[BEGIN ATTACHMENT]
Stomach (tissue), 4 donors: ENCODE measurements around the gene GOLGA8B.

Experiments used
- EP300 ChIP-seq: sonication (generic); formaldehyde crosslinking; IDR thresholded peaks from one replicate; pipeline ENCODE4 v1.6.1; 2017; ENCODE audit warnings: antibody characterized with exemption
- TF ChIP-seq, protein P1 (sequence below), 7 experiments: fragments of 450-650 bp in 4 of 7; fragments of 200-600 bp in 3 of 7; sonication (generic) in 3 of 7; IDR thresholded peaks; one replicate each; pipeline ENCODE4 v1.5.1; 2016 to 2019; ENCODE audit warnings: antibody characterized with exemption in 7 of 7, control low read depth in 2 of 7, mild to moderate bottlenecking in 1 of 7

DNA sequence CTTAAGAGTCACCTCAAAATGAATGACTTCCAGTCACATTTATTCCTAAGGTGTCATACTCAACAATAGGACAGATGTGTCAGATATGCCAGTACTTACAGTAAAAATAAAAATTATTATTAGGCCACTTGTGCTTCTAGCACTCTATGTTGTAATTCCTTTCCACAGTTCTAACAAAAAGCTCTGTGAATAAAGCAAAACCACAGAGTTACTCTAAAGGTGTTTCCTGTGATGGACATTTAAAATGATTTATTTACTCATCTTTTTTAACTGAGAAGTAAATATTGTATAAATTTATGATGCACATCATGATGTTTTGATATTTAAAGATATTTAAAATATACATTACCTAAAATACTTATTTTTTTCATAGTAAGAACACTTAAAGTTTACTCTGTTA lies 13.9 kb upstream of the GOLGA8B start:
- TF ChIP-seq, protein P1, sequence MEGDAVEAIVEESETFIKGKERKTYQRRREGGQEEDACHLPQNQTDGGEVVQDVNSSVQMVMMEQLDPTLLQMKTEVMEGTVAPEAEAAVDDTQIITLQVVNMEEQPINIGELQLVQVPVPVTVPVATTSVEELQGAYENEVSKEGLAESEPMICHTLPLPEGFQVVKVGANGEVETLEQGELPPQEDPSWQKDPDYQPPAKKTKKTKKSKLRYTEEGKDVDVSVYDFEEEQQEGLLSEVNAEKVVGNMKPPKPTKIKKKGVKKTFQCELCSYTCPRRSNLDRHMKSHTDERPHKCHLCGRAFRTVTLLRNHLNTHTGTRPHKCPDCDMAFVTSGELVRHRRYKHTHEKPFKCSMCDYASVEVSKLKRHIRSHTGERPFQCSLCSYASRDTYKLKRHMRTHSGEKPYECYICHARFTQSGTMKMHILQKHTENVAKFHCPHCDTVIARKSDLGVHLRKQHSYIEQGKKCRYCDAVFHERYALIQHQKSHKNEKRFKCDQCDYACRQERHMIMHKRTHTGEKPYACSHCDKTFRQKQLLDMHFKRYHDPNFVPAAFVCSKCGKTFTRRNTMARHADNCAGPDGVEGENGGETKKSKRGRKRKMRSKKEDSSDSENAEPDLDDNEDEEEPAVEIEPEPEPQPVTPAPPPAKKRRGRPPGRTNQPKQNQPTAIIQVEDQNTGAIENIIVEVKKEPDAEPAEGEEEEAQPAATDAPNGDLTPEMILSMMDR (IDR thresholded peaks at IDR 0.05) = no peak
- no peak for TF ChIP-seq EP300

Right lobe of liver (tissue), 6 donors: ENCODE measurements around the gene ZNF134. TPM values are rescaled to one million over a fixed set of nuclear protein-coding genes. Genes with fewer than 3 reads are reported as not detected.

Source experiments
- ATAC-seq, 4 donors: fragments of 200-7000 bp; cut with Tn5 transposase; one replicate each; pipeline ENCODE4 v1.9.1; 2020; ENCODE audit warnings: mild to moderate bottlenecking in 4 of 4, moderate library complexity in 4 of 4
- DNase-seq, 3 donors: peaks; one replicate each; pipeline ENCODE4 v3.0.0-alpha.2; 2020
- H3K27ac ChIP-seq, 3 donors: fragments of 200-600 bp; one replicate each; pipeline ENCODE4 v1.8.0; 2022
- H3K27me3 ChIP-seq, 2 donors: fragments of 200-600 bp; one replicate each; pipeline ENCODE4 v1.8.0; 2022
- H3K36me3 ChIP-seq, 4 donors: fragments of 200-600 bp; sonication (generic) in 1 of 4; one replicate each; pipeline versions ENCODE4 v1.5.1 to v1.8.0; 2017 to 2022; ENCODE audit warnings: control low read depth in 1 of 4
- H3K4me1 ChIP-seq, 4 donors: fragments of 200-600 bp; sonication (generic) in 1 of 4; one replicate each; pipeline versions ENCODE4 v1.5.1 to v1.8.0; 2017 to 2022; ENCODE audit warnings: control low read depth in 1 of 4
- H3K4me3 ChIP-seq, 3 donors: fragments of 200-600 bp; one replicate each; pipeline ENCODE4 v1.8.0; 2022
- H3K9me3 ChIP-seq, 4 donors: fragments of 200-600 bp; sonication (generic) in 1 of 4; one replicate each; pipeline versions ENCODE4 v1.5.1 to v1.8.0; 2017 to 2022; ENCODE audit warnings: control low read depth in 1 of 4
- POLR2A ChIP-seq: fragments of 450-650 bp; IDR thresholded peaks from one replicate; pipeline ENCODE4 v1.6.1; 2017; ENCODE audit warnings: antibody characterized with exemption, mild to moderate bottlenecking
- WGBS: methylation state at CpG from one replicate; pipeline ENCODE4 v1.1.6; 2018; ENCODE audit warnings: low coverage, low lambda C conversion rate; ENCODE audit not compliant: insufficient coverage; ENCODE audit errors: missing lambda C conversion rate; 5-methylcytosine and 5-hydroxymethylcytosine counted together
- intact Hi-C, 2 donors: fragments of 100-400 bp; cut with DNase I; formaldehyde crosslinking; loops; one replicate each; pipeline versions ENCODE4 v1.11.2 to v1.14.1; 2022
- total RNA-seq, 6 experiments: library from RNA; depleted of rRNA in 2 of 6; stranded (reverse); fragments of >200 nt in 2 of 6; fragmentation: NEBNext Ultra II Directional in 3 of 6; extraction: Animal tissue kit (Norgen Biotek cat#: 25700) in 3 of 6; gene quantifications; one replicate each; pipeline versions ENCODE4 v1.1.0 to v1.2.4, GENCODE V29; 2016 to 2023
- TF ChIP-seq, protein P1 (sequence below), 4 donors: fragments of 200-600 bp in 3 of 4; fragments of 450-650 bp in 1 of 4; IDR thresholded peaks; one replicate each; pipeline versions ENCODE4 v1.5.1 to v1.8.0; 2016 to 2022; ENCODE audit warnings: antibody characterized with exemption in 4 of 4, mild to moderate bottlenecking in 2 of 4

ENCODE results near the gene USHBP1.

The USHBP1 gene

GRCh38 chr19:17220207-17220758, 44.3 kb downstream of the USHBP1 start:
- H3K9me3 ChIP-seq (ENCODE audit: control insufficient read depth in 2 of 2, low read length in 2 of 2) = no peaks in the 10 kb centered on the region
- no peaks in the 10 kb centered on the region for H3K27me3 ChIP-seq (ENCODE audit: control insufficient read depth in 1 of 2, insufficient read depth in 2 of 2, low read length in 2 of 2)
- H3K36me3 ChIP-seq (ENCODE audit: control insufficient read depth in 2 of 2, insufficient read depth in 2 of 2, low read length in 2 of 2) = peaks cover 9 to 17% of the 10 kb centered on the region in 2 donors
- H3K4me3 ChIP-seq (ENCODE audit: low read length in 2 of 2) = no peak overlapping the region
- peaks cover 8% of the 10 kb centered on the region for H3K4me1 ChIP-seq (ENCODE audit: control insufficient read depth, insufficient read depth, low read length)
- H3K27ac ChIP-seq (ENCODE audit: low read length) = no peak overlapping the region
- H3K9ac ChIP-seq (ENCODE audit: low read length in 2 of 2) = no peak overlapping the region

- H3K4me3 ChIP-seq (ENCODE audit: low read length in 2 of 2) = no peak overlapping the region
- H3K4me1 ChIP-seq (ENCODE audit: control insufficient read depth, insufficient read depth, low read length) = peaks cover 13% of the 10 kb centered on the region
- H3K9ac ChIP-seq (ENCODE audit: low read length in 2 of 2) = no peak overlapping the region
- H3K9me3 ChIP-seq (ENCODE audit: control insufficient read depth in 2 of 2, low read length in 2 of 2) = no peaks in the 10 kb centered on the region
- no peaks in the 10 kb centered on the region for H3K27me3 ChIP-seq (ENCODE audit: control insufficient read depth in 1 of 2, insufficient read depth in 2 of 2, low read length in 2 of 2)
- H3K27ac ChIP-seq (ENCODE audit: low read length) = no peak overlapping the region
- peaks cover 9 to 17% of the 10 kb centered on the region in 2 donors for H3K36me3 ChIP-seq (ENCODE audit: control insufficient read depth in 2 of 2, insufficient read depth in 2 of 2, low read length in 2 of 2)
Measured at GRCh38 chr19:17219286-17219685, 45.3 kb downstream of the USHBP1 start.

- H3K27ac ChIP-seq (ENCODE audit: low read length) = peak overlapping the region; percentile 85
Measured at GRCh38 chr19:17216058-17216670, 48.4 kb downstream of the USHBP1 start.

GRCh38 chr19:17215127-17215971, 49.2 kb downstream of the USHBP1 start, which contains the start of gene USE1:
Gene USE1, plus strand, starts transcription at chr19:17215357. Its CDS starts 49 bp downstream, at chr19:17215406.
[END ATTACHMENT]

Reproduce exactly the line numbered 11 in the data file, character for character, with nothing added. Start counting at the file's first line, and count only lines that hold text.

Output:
- DNase-seq, 3 donors: peaks; one replicate each; pipeline ENCODE4 v3.0.0-alpha.2; 2020